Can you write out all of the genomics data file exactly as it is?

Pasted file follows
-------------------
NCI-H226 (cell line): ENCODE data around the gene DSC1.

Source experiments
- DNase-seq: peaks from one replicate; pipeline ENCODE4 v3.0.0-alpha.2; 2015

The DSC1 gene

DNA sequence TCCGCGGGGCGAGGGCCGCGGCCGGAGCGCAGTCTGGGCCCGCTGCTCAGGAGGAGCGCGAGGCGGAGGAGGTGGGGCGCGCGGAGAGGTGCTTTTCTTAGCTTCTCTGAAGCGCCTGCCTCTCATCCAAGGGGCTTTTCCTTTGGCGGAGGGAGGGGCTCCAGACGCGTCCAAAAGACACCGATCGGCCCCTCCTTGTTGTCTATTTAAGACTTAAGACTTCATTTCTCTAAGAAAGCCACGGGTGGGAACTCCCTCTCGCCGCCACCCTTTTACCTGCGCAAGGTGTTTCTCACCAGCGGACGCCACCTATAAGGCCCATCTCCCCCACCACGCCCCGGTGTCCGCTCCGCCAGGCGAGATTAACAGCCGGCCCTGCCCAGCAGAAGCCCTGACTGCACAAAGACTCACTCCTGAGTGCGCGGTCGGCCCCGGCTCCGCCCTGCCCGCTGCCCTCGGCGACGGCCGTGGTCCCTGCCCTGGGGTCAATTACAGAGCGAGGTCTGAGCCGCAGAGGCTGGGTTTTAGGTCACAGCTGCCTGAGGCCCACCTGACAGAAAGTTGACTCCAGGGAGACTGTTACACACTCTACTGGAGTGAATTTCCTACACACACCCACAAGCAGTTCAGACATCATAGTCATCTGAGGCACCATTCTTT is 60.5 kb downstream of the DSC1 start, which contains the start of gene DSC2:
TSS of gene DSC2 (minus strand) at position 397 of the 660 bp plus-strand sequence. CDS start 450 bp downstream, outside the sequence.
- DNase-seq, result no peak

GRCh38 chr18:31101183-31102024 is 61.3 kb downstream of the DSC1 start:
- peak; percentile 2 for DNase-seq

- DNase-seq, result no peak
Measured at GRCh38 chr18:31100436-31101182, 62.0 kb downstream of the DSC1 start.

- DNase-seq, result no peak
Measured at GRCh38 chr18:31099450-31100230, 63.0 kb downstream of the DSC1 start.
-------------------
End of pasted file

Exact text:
NCI-H226 (cell line): ENCODE data around the gene DSC1.

Source experiments
- DNase-seq: peaks from one replicate; pipeline ENCODE4 v3.0.0-alpha.2; 2015

The DSC1 gene

DNA sequence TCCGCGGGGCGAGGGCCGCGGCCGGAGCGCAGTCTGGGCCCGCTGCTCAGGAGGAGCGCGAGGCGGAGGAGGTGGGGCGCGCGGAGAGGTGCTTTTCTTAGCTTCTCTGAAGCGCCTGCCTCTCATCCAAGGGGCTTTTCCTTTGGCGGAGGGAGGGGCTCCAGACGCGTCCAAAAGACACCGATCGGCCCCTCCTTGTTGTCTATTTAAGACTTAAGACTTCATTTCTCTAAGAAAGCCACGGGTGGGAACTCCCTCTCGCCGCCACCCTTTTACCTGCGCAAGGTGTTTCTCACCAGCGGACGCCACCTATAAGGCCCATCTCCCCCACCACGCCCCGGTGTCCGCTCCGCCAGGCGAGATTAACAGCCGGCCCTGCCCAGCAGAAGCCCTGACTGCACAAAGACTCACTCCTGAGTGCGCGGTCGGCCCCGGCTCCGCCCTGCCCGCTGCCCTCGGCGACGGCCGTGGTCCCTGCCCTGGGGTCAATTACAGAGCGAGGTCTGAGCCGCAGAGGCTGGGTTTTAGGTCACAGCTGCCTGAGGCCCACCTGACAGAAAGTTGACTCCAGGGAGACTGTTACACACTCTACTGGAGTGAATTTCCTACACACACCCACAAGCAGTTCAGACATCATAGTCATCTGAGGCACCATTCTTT is 60.5 kb downstream of the DSC1 start, which contains the start of gene DSC2:
TSS of gene DSC2 (minus strand) at position 397 of the 660 bp plus-strand sequence. CDS start 450 bp downstream, outside the sequence.
- DNase-seq, result no peak

GRCh38 chr18:31101183-31102024 is 61.3 kb downstream of the DSC1 start:
- peak; percentile 2 for DNase-seq

- DNase-seq, result no peak
Measured at GRCh38 chr18:31100436-31101182, 62.0 kb downstream of the DSC1 start.

- DNase-seq, result no peak
Measured at GRCh38 chr18:31099450-31100230, 63.0 kb downstream of the DSC1 start.